When furring up to 2x6 depths it may be work considering a Bonfiglioli-strip approach to increasing the cavity depth, which yields a much bigger improvement in performance than the cavity fill insulation choice:

    https://www.finehomebuilding.com/membership/pdf/9750/021250059.pdf

    1. woobagoobaa | | #6

      Thank you Dana et al ... yes we had not settled re: interior vapor retarder being needed or not. And I will have to confirm with my town. We indeed have a 1/4" gap between the claps and the Blueskin which is applied to the board sheathing (shrinkage gaps of 1/4"-1/2" between boards).

      I'm likely tilting towards cellulose for the moisture buffering ability and anti critter/bug borates.

      1. Expert Member
        Dana Dorsett | | #7

        >"re: interior vapor retarder being needed or not. And I will have to confirm with my town. We indeed have a 1/4" gap between the claps and the Blueskin which is applied to the board sheathing (shrinkage gaps of 1/4"-1/2" between boards)."

        MA code follows the IRC 2015, with amendments. The only amendments related to walls are fire-related. Under IRC 2015 in TABLE R702.7.1 the air gap qualifies as the "vented cladding" exception for climate zone 5 (= all of MA), allowing the use of Class-III vapor retarders:

        https://up.codes/viewer/massachusetts/irc-2015/chapter/7/wall-covering#R702.7.1

        ANY air gap between the siding & WRB allows the use of Class-III vapor retarders (= latex paint on gypsum) for wood-sheathed houses. Plank sheathing is already less risky than OSB or plywood, and cellulose would lower that risk even further.

        1. woobagoobaa | | #16

          Dang ... local building inspector will require Membrain or similar.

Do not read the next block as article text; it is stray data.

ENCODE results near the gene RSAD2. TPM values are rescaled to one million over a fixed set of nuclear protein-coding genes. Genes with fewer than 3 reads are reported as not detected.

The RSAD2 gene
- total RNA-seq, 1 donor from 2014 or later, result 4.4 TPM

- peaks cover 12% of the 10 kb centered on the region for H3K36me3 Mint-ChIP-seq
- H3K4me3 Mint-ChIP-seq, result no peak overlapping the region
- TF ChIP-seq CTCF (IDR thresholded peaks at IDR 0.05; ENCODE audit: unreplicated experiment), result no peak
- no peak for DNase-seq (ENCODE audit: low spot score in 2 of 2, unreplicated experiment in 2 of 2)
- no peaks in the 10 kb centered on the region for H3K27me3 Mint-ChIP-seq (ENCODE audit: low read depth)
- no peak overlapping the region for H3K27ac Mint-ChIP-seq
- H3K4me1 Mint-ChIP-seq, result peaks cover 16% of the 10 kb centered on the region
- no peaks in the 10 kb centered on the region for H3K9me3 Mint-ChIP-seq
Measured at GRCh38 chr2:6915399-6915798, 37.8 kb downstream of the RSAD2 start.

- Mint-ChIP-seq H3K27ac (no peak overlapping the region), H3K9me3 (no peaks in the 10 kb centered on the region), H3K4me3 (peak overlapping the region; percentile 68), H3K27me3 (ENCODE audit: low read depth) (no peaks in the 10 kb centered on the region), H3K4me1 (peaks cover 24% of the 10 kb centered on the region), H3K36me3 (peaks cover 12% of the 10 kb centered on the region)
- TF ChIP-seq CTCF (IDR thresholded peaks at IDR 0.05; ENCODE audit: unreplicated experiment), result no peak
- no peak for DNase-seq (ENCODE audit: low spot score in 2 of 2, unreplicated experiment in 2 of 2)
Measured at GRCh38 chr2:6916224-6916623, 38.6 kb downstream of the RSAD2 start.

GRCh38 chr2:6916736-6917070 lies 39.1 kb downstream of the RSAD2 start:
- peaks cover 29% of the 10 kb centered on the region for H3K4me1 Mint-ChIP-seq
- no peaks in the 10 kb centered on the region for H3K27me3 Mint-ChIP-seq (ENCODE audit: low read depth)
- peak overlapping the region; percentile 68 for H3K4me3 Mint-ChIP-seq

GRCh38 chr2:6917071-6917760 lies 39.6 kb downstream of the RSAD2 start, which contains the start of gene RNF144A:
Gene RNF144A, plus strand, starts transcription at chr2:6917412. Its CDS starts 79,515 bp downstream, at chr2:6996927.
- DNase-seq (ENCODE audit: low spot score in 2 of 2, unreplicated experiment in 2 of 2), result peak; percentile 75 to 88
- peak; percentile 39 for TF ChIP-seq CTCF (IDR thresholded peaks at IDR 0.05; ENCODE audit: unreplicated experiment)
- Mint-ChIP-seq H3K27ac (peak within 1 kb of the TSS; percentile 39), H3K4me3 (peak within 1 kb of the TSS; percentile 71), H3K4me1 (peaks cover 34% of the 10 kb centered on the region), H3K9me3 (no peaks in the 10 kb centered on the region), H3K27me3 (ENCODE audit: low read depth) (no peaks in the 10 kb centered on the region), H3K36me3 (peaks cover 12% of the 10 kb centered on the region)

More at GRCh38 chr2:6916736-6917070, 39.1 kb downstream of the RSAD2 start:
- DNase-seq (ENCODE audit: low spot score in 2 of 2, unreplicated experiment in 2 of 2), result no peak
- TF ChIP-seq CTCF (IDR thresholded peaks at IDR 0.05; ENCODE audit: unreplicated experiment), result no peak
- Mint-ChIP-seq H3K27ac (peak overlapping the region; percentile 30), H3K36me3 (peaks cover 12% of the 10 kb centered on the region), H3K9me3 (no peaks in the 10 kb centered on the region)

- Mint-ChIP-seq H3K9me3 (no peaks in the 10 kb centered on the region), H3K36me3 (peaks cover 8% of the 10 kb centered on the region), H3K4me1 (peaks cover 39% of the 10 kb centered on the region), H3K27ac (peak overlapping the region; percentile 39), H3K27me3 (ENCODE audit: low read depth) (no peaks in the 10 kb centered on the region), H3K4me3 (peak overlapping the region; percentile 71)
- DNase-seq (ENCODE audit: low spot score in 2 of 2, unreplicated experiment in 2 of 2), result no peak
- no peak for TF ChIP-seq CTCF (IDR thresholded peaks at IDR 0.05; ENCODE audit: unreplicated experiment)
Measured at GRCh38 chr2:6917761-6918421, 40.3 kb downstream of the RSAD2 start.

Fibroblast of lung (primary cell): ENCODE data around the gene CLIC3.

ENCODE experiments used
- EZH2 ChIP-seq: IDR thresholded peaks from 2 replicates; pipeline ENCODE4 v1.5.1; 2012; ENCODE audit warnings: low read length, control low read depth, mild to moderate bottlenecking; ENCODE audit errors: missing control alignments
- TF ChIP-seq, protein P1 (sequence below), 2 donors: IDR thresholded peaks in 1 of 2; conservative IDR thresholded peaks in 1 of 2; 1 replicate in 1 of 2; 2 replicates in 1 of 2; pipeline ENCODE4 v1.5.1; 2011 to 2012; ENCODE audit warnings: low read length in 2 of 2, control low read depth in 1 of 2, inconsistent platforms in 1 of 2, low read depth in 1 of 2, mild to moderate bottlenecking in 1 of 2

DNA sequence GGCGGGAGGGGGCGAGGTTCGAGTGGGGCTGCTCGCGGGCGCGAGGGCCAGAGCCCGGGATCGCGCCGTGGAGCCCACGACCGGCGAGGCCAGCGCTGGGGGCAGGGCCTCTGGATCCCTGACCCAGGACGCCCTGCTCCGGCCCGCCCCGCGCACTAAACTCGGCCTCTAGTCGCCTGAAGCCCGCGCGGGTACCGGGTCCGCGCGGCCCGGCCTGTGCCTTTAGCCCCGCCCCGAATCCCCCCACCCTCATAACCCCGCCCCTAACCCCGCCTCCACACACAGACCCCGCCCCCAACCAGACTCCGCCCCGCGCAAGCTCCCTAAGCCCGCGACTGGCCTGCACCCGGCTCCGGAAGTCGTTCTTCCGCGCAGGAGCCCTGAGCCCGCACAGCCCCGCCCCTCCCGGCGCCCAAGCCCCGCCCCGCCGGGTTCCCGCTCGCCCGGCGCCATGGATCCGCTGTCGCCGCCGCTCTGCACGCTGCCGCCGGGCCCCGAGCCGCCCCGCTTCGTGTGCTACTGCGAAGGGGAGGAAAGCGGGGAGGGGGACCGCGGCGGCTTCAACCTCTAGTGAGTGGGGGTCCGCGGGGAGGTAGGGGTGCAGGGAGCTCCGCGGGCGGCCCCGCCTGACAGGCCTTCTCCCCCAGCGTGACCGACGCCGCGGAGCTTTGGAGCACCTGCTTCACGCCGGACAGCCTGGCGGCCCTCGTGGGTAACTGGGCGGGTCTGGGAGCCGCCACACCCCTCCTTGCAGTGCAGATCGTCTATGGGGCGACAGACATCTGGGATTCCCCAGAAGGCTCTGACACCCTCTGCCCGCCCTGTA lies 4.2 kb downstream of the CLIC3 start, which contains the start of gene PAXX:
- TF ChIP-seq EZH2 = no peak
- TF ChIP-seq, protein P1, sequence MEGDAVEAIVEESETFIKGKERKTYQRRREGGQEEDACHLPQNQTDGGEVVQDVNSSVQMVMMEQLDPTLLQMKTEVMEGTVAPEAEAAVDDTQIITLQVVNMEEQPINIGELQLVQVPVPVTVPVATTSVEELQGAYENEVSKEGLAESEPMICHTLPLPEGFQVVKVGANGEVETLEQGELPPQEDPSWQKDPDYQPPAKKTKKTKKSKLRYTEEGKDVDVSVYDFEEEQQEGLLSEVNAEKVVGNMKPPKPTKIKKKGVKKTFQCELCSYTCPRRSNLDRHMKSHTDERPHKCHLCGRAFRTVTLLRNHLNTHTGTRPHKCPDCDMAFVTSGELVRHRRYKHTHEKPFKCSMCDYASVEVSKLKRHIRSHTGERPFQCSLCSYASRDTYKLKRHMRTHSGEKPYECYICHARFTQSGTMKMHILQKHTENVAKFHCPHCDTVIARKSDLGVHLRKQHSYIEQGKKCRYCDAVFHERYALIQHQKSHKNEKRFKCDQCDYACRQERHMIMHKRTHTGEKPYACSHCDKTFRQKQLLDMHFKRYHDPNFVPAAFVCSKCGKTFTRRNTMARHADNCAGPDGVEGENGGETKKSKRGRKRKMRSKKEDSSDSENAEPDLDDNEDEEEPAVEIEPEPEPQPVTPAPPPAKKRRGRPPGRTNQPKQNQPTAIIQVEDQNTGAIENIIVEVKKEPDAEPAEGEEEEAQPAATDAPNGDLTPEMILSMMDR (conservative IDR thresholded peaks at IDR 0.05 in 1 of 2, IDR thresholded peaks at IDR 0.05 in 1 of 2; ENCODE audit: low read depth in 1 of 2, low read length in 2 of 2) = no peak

1. Expert Member
            Dana Dorsett | | #17

            MemBrain is pretty cheap stuff- a fraction of the cost of Intello et al, and only ~2-3x the (material) cost of 6-mil polyethylene. The installation labor for 2-mil nylon isn't be any more than that for installing polyethylene vapor barriers. If you're working from bare studs the cost adder should be on the order of 20-25 cents per square foot of wall area (installed)- less than a grand for a whole whole house unless the construction boom has inflated everything dramatically (which may be the case).

            With the rainscreen gap the inspector shouldn't really be requiring it, but getting into a pissing match with the local inspector over the minutae of the letter of code is never a good strategy when the upcharge is low. That's how I ended up with a brand new low-flush volume toilet a dozen years ago as part of a heating system installation. A drain pipe needed to be moved over a couple feet to accommodate the gas venting location that had a very limited range to work with while still meeting distances from windows and exterior walkways. The inspector insisted that the toilet in the bathroom using that drain be updated from the circa 1923 version if I was going to touch any part of that drain plumbing, even though the branch serving the toilet wasn't going to change. It seemed like an irrelevant silly demand by the inspector, but arguing about it would have risked screwing up the schedule on the heating system.

  3. Tedleschi | | #8

    Dana,

    Thanks for your invaluable comments and insight. Could you explain the concept of thermal mass and how “... the higher thermal mass of cellulose reduces the magnitude of the swings the interior surface temperatures experiences...”? I understand that mineral wool batts have a density between 2 and 4 PCF and mineral wool boards have densities as high as 11 PCF, whereas dense-pack cellulose if properly installed has a density of only 3.5 PCF. Isn’t thermal mass directly related to actual mass, i.e. weight and density? Isn’t the massive weight and density of a masonry wall the reason it also has a high thermal mass and works so well to buffer temperature swings?

    Fred Williams

    1. Expert Member
      NICK KEENAN | | #11

      While I respect Dana's expertise tremendously, this answer puzzles me. "Thermal mass" is not a term used in building science, or any science. "Mass" as scientists use it is a specific property of matter, it takes no adjectives.

      Putting linguistics aside, a finished house weighs on the order of 100,000 lbs. The capacity to hold heat of the fluffy stuff in the walls is going to be negligible compared to the rest of the structure.

      1. BlueSolar | | #12